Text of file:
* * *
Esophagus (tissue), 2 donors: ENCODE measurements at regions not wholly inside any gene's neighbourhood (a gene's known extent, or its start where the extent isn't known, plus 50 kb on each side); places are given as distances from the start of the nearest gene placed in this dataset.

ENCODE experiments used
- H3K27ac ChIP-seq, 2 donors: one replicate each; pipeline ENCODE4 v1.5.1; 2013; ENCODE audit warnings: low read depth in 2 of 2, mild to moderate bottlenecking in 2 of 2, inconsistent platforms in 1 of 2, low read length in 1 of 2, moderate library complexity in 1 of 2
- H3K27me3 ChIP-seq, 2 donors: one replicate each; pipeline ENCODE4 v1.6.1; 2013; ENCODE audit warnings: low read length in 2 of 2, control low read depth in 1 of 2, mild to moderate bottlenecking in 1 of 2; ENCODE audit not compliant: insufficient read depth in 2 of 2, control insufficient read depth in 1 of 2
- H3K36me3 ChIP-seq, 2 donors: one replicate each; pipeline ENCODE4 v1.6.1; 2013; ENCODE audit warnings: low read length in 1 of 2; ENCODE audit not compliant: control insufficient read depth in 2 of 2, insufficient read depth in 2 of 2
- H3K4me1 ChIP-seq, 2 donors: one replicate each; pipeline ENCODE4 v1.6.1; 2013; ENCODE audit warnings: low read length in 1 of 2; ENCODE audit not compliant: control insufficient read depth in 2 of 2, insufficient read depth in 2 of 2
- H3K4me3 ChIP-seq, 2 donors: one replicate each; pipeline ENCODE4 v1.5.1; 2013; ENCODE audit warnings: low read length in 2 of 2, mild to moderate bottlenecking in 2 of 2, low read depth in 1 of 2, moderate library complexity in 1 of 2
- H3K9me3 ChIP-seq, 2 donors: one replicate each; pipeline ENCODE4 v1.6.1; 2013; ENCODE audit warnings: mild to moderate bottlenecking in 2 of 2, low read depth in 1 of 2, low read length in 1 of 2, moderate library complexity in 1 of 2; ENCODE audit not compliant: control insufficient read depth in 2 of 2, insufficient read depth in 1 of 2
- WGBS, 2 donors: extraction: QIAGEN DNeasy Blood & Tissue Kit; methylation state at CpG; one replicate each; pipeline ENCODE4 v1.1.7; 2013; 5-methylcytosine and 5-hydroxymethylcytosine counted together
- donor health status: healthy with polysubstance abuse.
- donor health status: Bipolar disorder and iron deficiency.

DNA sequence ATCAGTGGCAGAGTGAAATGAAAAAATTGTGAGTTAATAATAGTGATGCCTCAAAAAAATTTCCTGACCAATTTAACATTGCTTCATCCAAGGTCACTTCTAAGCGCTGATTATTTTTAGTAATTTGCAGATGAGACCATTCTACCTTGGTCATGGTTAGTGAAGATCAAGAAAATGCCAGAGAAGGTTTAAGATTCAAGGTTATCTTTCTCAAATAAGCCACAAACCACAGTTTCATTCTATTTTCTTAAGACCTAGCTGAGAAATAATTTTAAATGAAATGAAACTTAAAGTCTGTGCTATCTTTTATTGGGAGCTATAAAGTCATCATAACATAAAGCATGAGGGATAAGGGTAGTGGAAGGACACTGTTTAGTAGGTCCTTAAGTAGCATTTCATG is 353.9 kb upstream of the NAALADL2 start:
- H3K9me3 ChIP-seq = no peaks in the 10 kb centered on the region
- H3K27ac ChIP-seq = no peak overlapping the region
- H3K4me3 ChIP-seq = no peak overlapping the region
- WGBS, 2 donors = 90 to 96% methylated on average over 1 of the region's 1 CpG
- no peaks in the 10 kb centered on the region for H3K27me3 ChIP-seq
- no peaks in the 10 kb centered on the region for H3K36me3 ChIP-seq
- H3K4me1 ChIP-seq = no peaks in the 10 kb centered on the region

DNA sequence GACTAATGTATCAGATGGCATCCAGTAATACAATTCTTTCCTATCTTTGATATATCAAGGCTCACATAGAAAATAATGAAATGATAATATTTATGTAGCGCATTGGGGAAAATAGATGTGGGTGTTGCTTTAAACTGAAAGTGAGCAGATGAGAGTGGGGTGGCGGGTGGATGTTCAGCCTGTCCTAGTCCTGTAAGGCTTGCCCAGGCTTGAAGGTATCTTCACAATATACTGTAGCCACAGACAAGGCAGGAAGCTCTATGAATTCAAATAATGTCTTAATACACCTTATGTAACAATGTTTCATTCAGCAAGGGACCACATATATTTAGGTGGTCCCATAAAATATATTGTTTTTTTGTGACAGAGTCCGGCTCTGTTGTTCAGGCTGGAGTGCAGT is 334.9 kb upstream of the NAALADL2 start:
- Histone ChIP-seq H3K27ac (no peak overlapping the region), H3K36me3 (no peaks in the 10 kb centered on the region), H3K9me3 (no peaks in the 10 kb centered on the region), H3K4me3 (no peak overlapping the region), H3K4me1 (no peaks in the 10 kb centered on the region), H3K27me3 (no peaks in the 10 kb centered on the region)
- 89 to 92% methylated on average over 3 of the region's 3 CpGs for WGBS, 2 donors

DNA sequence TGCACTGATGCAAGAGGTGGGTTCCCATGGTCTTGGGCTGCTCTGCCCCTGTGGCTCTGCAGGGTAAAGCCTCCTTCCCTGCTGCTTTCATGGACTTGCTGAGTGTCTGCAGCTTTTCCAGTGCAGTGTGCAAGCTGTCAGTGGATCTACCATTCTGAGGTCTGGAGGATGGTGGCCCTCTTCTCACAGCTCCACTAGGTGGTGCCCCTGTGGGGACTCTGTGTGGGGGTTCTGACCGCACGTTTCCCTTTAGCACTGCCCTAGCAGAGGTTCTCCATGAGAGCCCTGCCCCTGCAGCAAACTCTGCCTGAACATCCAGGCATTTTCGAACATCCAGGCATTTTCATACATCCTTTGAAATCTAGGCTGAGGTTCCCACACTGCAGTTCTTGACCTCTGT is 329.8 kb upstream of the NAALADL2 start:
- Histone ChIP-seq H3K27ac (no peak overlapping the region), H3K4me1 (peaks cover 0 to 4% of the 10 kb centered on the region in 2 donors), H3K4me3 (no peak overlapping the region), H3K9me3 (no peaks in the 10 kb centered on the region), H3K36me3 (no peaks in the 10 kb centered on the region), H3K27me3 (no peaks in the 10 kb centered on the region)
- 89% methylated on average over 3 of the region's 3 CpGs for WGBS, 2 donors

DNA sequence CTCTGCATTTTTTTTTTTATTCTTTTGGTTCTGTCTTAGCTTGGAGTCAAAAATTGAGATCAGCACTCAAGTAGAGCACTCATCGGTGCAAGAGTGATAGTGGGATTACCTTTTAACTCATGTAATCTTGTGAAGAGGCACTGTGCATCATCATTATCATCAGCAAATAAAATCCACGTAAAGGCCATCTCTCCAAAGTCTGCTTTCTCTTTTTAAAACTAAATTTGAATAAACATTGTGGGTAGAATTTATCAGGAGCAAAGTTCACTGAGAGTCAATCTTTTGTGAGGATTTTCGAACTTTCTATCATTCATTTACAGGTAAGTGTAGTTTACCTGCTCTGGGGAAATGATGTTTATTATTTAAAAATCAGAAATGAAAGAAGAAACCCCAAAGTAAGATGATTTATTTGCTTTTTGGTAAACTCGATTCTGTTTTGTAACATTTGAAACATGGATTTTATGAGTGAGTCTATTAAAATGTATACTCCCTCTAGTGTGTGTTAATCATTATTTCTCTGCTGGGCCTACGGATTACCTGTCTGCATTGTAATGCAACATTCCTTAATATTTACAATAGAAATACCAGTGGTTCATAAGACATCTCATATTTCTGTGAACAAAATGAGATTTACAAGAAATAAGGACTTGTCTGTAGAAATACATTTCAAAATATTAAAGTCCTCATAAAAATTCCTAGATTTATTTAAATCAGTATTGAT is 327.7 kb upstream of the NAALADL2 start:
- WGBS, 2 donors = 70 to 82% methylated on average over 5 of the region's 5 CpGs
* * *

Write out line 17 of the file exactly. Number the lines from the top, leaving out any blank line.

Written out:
- no peaks in the 10 kb centered on the region for H3K27me3 ChIP-seq